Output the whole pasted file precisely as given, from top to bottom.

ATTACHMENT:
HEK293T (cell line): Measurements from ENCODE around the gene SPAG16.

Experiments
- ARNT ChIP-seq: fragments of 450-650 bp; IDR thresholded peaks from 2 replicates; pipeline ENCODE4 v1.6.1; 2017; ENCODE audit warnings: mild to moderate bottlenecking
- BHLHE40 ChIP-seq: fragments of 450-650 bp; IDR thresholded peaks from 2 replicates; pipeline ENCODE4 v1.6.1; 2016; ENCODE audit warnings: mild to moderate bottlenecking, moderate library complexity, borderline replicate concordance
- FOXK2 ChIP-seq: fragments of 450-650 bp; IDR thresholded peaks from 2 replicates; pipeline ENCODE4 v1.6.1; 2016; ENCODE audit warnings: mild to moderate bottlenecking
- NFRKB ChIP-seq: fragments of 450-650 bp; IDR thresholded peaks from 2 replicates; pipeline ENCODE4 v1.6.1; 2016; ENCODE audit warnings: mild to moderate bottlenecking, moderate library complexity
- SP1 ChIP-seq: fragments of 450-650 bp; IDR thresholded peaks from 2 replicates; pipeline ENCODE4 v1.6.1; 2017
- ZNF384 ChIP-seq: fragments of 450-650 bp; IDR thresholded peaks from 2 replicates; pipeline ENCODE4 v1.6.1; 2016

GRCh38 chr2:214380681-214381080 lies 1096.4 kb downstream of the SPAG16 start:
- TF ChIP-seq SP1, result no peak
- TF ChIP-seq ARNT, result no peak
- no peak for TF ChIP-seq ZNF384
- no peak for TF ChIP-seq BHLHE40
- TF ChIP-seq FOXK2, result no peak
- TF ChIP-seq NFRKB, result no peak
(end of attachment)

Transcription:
HEK293T (cell line): Measurements from ENCODE around the gene SPAG16.

Experiments
- ARNT ChIP-seq: fragments of 450-650 bp; IDR thresholded peaks from 2 replicates; pipeline ENCODE4 v1.6.1; 2017; ENCODE audit warnings: mild to moderate bottlenecking
- BHLHE40 ChIP-seq: fragments of 450-650 bp; IDR thresholded peaks from 2 replicates; pipeline ENCODE4 v1.6.1; 2016; ENCODE audit warnings: mild to moderate bottlenecking, moderate library complexity, borderline replicate concordance
- FOXK2 ChIP-seq: fragments of 450-650 bp; IDR thresholded peaks from 2 replicates; pipeline ENCODE4 v1.6.1; 2016; ENCODE audit warnings: mild to moderate bottlenecking
- NFRKB ChIP-seq: fragments of 450-650 bp; IDR thresholded peaks from 2 replicates; pipeline ENCODE4 v1.6.1; 2016; ENCODE audit warnings: mild to moderate bottlenecking, moderate library complexity
- SP1 ChIP-seq: fragments of 450-650 bp; IDR thresholded peaks from 2 replicates; pipeline ENCODE4 v1.6.1; 2017
- ZNF384 ChIP-seq: fragments of 450-650 bp; IDR thresholded peaks from 2 replicates; pipeline ENCODE4 v1.6.1; 2016

GRCh38 chr2:214380681-214381080 lies 1096.4 kb downstream of the SPAG16 start:
- TF ChIP-seq SP1, result no peak
- TF ChIP-seq ARNT, result no peak
- no peak for TF ChIP-seq ZNF384
- no peak for TF ChIP-seq BHLHE40
- TF ChIP-seq FOXK2, result no peak
- TF ChIP-seq NFRKB, result no peak